The role of monitoring gentamicin levels in patients with gram-negative peritoneal dialysis-associated peritonitis

Tang, Wen, Cho, Yeoungjee, Hawley, Carmel M., Badve, Sunil V. and Johnson, David W. (2014) The role of monitoring gentamicin levels in patients with gram-negative peritoneal dialysis-associated peritonitis. Peritoneal Dialysis International, 34 2: 219-226. doi:10.3747/pdi.2012.00318

Author Tang, Wen
Cho, Yeoungjee
Hawley, Carmel M.
Badve, Sunil V.
Johnson, David W.
Title The role of monitoring gentamicin levels in patients with gram-negative peritoneal dialysis-associated peritonitis
Journal name Peritoneal Dialysis International   Check publisher's open access policy
ISSN 0896-8608
Publication date 2014-03-01
Sub-type Article (original research)
DOI 10.3747/pdi.2012.00318
Open Access Status DOI
Volume 34
Issue 2
Start page 219
End page 226
Total pages 8
Place of publication Milton, ON, Canada
Publisher Multimed Inc.
Language eng
Formatted abstract
Background: There is limited available evidence regarding the role of monitoring serum gentamicin concentrations in peritoneal dialysis (PD) patients receiving this antimicrobial agent in gram-negative PD-associated peritonitis.

Methods: Using data collected in all patients receiving PD at a single center who experienced a gram-negative peritonitis episode between 1 January 2005 and 31 December 2011, we investigated the relationship between measured serum gentamicin levels on day 2 following initial empiric antibiotic therapy and subsequent clinical outcomes of confirmed gram-negative peritonitis.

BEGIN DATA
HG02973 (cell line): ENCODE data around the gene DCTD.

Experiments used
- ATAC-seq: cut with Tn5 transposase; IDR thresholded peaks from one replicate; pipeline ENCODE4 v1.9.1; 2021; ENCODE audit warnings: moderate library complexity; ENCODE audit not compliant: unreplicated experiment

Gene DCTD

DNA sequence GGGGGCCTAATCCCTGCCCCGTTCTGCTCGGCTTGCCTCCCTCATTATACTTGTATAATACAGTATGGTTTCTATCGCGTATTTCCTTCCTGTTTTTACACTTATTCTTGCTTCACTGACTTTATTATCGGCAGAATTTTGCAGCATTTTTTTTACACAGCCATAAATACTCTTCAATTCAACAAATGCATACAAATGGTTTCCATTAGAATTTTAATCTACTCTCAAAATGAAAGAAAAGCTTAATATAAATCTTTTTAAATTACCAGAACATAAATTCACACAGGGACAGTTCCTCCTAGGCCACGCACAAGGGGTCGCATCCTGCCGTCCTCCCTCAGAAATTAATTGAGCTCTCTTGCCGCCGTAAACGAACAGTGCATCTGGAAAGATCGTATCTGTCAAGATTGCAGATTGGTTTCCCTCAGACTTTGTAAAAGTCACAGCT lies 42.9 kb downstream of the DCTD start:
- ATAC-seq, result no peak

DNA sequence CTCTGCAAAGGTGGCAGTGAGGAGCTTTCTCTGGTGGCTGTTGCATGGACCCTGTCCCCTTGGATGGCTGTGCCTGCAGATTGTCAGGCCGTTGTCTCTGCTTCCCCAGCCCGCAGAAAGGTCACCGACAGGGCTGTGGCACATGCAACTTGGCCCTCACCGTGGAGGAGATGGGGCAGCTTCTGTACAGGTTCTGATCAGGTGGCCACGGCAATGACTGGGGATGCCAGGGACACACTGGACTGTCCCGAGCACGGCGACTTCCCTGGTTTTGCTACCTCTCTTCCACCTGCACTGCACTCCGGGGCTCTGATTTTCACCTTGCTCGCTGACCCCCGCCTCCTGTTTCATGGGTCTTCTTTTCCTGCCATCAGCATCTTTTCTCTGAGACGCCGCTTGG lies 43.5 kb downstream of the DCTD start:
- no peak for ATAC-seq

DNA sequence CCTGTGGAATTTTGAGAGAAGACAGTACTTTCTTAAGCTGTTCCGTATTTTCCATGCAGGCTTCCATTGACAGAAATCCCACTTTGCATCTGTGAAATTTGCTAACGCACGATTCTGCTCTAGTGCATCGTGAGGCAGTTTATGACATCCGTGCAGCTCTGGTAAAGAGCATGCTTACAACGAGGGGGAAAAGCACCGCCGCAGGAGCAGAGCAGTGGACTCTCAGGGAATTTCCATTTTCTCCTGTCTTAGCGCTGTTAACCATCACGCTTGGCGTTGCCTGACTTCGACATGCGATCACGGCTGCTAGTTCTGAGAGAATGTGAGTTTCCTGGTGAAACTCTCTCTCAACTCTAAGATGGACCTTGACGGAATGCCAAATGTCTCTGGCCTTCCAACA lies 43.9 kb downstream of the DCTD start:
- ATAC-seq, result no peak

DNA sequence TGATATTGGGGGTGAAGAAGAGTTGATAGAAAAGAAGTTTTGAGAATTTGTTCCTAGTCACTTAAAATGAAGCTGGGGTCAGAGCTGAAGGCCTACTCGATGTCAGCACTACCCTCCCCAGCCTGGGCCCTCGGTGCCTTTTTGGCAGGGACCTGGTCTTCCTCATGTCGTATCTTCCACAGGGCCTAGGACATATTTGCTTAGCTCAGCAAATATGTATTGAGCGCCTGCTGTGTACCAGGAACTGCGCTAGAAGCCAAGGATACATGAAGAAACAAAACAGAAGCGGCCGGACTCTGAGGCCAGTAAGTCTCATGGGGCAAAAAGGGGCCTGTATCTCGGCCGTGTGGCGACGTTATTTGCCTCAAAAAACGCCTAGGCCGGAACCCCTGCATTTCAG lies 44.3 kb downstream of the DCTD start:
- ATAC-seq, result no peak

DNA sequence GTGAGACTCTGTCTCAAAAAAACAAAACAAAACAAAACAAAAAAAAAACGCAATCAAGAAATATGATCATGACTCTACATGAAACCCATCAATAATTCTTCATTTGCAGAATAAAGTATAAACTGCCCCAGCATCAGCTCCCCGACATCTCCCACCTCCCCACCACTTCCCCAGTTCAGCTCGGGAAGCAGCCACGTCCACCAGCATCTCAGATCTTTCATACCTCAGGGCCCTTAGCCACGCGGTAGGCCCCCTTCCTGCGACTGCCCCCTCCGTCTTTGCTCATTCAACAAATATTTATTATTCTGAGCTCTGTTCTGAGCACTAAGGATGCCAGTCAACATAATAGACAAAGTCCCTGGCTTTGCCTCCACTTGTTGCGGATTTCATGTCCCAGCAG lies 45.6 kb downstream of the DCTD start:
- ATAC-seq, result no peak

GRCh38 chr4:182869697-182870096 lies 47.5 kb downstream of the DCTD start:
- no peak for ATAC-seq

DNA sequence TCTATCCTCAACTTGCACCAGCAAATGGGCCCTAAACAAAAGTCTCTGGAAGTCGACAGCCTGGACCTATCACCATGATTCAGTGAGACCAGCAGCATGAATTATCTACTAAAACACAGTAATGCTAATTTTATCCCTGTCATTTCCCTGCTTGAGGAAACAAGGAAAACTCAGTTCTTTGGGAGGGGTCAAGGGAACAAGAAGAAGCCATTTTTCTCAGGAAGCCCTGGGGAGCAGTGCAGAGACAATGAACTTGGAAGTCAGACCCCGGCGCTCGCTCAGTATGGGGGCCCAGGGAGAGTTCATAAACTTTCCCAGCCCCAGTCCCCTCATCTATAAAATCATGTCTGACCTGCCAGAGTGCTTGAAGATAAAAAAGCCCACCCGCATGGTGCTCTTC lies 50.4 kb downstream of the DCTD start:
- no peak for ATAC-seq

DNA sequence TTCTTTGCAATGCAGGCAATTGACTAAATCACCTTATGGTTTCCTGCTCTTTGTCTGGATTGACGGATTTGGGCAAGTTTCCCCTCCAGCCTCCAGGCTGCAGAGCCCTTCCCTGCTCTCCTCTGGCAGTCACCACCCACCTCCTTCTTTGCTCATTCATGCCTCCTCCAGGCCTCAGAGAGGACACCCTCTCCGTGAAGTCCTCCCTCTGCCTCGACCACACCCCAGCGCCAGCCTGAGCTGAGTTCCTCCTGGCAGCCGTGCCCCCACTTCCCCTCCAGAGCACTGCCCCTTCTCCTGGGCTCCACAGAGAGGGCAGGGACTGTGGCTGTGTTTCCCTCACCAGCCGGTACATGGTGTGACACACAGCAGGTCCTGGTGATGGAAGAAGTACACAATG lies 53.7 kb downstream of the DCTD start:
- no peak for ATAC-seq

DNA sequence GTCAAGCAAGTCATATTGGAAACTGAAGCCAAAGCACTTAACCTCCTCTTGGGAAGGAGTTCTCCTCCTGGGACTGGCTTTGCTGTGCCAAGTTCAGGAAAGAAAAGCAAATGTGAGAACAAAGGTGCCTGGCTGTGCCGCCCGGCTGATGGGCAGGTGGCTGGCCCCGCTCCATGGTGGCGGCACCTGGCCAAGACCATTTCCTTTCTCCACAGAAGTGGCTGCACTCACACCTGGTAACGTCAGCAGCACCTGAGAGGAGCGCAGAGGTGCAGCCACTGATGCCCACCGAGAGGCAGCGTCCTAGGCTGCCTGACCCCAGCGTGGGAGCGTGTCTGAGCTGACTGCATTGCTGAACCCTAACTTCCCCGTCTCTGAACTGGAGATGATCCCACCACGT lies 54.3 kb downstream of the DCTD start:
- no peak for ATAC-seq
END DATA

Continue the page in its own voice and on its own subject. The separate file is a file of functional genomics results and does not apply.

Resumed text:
Results: Serum gentamicin levels were performed on day 2 in 51 (77%) of 66 first gram-negative peritonitis episodes. Average serum gentamicin levels on day 2 were 1.83 ± 0.84 mg/L with levels exceeding 2 mg/L in 22 (43%) cases. The overall cure rate was 64%. No cases of ototoxicity were observed. Day-2 gentamicin levels were not significantly different between patients who did and did not have a complication or cure. Using multivariable logistic regression analysis, failure to cure peritonitis was not associated with either day-2 gentamicin level (adjusted odds ratio (OR) 0.96, 95% confidence interval (CI) 0.25 - 3.73) or continuation of gentamicin therapy beyond day 2 (OR 0.28, 0.02 - 3.56). The only exception was polymicrobial peritonitis, where day-2 gentamicin levels were significantly higher in episodes that were cured (2.06 ± 0.41 vs 1.29 ± 0.71, p = 0.01). In 17 (26%) patients receiving extended gentamicin therapy, day-5 gentamicin levels were not significantly related to peritonitis cure.

Conclusion: Day-2 gentamicin levels did not predict gentamicin-related harm or efficacy during short-course gentamicin therapy for gram-negative PD-related peritonitis, except in cases of polymicrobial peritonitis, where higher levels were associated with cure.
Keyword Aminoglycosides
Peritoneal dialysis
Therapeutic drug monitoring
Kidney failure
Chronic outcomes
Q-Index Code C1
Q-Index Status Confirmed Code
Institutional Status UQ

Document type: Journal Article
Sub-type: Article (original research)
Collections: Official 2015 Collection
School of Medicine Publications
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